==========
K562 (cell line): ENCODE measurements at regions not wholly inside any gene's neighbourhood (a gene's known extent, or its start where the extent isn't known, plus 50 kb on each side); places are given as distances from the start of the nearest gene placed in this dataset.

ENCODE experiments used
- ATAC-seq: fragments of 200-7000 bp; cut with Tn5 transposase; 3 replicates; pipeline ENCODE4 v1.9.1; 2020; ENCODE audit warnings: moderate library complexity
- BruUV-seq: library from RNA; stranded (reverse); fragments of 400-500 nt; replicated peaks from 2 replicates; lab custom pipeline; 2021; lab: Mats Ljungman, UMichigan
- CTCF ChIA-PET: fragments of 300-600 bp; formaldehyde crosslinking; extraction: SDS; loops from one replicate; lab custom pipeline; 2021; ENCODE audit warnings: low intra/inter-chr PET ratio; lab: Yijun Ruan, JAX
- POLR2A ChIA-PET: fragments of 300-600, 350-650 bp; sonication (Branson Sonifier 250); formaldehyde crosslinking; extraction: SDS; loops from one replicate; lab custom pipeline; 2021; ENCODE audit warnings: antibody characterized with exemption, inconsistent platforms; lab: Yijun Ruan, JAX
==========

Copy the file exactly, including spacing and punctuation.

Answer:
K562 (cell line): ENCODE measurements at regions not wholly inside any gene's neighbourhood (a gene's known extent, or its start where the extent isn't known, plus 50 kb on each side); places are given as distances from the start of the nearest gene placed in this dataset.

ENCODE experiments used
- ATAC-seq: fragments of 200-7000 bp; cut with Tn5 transposase; 3 replicates; pipeline ENCODE4 v1.9.1; 2020; ENCODE audit warnings: moderate library complexity
- BruUV-seq: library from RNA; stranded (reverse); fragments of 400-500 nt; replicated peaks from 2 replicates; lab custom pipeline; 2021; lab: Mats Ljungman, UMichigan
- CTCF ChIA-PET: fragments of 300-600 bp; formaldehyde crosslinking; extraction: SDS; loops from one replicate; lab custom pipeline; 2021; ENCODE audit warnings: low intra/inter-chr PET ratio; lab: Yijun Ruan, JAX
- POLR2A ChIA-PET: fragments of 300-600, 350-650 bp; sonication (Branson Sonifier 250); formaldehyde crosslinking; extraction: SDS; loops from one replicate; lab custom pipeline; 2021; ENCODE audit warnings: antibody characterized with exemption, inconsistent platforms; lab: Yijun Ruan, JAX